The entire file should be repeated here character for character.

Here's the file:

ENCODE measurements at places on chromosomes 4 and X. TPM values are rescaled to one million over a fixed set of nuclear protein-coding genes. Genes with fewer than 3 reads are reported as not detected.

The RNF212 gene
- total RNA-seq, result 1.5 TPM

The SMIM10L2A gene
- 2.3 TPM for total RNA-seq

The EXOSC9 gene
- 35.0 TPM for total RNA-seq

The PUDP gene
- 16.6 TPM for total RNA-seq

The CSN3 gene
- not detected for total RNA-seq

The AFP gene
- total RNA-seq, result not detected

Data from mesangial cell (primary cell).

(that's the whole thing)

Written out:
ENCODE measurements at places on chromosomes 4 and X. TPM values are rescaled to one million over a fixed set of nuclear protein-coding genes. Genes with fewer than 3 reads are reported as not detected.

The RNF212 gene
- total RNA-seq, result 1.5 TPM

The SMIM10L2A gene
- 2.3 TPM for total RNA-seq

The EXOSC9 gene
- 35.0 TPM for total RNA-seq

The PUDP gene
- 16.6 TPM for total RNA-seq

The CSN3 gene
- not detected for total RNA-seq

The AFP gene
- total RNA-seq, result not detected

Data from mesangial cell (primary cell).